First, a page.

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Open Access Highly Accessed Study protocol

Evaluating the effectiveness of a schools-based programme to promote exercise self-efficacy in children and young people with risk factors for obesity: Steps to active kids (STAK)

Cris Glazebrook1*, Martin J Batty1, Nivette Mullan1, Ian MacDonald2, Dilip Nathan3, Kapil Sayal1, Alan Smyth4, Min Yang5, Boliang Guo5 and Chris Hollis1

Author Affiliations

1 School of Community Health Sciences, Division of Psychiatry, University of Nottingham, Derby Road, Nottingham, NG7 2UH, UK

2 School of Biomedical Sciences, University of Nottingham, Derby Road, Nottingham, NG7 2UH, UK

3 Community Paediatrics, Nottinghamshire University NHS Hospitals Trust Queen's Medical Centre, Derby Road, Nottingham, NG7 2UH, UK

4 Division of Respiratory Medicine, Nottingham City Hospital, Hucknall Road, Nottingham, NG5 1PB, UK

5 School of Community Health Sciences, Division of Psychiatry, University of Nottingham, 9 Triumph Road, Nottingham, NG7 2GT, UK

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BMC Public Health 2011, 11:830  doi:10.1186/1471-2458-11-830

Published: 26 October 2011

Abstract

Background

Low levels of physical activity in children have been linked to an increased risk of obesity, but many children lack confidence in relation to exercise (exercise self-efficacy). Factors which can impact on confidence include a chronic health condition such as asthma, poor motor skills and being overweight. Increasing levels of physical activity have obvious benefits for children with asthma and children who are overweight, but few activity interventions with children specifically target children with low exercise self-efficacy (ESE). This study aims to evaluate the efficacy and feasibility of a schools-based activity programme suitable for children with risk factors for adult obesity, including asthma, overweight and low exercise self-efficacy.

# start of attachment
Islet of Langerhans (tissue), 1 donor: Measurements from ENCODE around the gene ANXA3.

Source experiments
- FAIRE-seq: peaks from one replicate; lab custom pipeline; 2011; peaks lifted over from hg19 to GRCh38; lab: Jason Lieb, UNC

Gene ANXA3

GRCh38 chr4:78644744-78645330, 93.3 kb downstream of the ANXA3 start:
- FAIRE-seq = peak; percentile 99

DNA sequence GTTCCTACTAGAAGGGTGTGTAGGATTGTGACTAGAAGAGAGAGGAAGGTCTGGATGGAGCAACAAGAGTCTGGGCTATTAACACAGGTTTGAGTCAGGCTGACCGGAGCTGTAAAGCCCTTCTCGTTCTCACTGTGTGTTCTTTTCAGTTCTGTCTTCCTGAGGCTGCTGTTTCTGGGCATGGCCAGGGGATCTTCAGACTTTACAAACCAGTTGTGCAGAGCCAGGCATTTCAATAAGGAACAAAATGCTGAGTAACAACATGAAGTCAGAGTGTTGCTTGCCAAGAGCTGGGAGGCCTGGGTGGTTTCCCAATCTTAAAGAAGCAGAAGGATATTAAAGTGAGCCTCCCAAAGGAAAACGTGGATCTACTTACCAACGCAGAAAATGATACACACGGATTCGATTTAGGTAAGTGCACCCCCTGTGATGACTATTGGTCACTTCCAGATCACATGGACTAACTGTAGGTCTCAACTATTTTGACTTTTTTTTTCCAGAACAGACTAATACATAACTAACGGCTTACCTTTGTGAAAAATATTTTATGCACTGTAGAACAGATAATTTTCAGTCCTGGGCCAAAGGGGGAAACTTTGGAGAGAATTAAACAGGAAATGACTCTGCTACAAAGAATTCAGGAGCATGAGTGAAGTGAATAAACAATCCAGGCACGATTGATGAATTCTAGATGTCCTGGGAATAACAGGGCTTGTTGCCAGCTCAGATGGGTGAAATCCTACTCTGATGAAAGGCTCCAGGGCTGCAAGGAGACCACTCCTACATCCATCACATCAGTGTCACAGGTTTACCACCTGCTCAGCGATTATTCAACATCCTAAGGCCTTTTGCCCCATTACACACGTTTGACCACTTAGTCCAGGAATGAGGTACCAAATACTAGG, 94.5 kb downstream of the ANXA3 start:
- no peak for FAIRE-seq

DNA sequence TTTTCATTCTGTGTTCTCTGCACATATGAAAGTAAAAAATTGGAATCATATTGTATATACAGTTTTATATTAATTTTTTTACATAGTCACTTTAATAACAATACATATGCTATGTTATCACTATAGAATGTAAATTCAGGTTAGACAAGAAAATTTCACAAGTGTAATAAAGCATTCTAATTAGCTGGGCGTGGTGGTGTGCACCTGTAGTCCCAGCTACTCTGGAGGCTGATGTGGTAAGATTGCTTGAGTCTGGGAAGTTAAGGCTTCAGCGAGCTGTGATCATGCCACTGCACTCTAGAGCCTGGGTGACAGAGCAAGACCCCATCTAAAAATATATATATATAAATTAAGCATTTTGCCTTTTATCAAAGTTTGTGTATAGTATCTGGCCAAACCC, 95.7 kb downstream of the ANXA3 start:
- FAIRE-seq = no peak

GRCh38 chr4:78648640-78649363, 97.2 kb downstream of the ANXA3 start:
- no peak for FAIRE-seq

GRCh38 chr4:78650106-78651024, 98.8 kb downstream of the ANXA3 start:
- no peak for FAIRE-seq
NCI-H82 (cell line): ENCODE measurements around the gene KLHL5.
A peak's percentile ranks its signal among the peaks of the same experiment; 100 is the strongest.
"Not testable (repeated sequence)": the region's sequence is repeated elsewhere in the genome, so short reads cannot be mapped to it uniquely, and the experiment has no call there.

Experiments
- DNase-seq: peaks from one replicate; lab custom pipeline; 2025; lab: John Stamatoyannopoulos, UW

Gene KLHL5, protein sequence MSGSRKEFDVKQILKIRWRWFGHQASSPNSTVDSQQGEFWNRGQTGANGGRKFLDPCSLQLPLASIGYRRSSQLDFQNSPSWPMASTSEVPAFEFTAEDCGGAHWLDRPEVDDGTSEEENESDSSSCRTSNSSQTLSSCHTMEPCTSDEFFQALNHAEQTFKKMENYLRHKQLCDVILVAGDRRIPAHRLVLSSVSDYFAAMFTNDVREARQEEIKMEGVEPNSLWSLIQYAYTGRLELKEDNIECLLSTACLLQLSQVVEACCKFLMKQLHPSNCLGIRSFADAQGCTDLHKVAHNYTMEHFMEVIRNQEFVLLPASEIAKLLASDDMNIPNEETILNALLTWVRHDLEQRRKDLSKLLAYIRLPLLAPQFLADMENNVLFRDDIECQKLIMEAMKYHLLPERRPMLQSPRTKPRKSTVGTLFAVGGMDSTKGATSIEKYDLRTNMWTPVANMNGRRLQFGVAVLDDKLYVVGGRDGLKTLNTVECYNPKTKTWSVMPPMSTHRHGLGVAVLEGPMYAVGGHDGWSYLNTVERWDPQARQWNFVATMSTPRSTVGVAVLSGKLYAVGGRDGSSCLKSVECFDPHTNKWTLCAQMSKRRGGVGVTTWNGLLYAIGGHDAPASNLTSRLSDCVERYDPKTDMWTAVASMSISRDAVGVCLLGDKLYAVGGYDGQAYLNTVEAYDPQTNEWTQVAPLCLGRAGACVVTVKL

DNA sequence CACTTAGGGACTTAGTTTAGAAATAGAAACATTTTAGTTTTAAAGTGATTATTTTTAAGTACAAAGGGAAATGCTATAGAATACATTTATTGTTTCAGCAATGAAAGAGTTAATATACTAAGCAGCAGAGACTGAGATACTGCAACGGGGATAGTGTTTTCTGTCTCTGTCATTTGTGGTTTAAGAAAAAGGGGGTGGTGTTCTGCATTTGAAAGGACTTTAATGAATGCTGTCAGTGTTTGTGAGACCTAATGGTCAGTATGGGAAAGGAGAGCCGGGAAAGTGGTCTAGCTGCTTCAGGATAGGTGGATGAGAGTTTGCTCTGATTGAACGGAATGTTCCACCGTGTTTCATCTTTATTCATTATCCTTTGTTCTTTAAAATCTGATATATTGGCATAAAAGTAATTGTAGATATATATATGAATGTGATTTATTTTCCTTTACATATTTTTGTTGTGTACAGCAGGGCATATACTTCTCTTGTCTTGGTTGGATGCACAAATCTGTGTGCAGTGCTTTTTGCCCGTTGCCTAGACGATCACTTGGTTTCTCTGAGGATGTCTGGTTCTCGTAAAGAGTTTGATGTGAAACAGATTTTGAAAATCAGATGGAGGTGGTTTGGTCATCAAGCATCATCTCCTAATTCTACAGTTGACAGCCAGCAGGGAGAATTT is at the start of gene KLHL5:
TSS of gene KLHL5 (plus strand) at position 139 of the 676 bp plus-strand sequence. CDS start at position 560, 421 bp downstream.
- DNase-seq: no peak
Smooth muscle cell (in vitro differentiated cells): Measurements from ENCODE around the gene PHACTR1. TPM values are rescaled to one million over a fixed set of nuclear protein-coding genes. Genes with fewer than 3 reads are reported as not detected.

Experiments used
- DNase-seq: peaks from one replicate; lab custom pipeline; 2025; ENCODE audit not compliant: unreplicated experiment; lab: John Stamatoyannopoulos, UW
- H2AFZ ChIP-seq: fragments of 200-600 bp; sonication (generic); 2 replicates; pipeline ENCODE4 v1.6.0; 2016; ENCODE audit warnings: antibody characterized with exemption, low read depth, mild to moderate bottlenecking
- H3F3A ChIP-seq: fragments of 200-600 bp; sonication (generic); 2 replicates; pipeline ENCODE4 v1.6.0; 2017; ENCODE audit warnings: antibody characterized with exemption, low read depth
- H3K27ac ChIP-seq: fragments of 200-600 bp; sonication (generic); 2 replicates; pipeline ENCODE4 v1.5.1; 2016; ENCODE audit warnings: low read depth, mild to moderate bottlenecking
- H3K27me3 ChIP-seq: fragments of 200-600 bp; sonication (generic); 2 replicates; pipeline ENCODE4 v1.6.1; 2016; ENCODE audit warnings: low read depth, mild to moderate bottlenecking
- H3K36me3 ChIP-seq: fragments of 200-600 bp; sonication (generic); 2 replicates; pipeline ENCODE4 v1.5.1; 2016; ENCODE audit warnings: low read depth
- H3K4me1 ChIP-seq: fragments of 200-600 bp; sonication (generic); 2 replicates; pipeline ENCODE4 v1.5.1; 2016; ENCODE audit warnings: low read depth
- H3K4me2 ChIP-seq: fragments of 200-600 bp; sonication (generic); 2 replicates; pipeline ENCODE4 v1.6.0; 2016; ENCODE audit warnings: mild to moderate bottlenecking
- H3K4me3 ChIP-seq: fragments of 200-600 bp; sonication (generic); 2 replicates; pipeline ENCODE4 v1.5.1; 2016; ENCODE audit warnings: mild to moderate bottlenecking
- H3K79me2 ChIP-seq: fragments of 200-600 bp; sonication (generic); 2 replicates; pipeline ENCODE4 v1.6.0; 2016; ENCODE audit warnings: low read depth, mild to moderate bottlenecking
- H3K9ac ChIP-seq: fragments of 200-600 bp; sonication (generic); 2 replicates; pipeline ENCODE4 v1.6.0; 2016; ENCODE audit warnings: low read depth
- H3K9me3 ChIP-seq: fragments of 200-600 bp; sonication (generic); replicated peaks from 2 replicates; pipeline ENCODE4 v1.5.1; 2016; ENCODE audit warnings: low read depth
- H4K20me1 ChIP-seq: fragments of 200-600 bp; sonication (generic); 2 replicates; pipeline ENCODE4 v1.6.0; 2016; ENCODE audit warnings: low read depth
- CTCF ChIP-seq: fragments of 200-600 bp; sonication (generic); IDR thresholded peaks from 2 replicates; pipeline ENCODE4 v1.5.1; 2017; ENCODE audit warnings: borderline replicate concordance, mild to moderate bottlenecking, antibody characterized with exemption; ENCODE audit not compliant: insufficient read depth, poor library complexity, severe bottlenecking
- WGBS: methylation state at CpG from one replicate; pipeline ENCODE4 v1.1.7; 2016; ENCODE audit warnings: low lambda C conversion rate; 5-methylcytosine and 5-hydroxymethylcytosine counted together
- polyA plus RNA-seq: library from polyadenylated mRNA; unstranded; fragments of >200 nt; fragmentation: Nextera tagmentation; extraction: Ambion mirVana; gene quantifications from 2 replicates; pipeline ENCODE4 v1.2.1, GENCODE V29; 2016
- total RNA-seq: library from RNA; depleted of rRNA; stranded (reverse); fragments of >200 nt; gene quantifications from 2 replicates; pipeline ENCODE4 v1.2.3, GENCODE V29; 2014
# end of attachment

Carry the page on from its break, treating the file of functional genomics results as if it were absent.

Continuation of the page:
Methods/Design

A clustered (at the level of school) RCT will be used to compare a targeted, 10 week, stepped activity programme (activity diary, dance DVD, circuit-training and motivational interviewing) designed to promote ESE. We will recruit 20 primary schools to participate in the intervention and 9-11 year old children will be screened for low levels of ESE, asthma and overweight. In order to provide sufficient power to detect a difference in primary outcomes (Body Mass Index-BMI & ESE at 12 month follow-up) between children in the intervention schools and control schools, the target sample size is 396. Assessments of BMI, ESE, waist circumference, peak flow, activity levels and emotional and behavioural difficulties will be made at baseline, 4 months and 12 month follow-up.

Discussion

We aim to increase ESE and levels of physical activity in children with risk factors for adult obesity. The outcomes of this study will inform policy makers about the feasibility, acceptability and effectiveness of delivering targeted health interventions within a school setting.

Trial Registration

ISRCTN Register no. ISRCTN12650001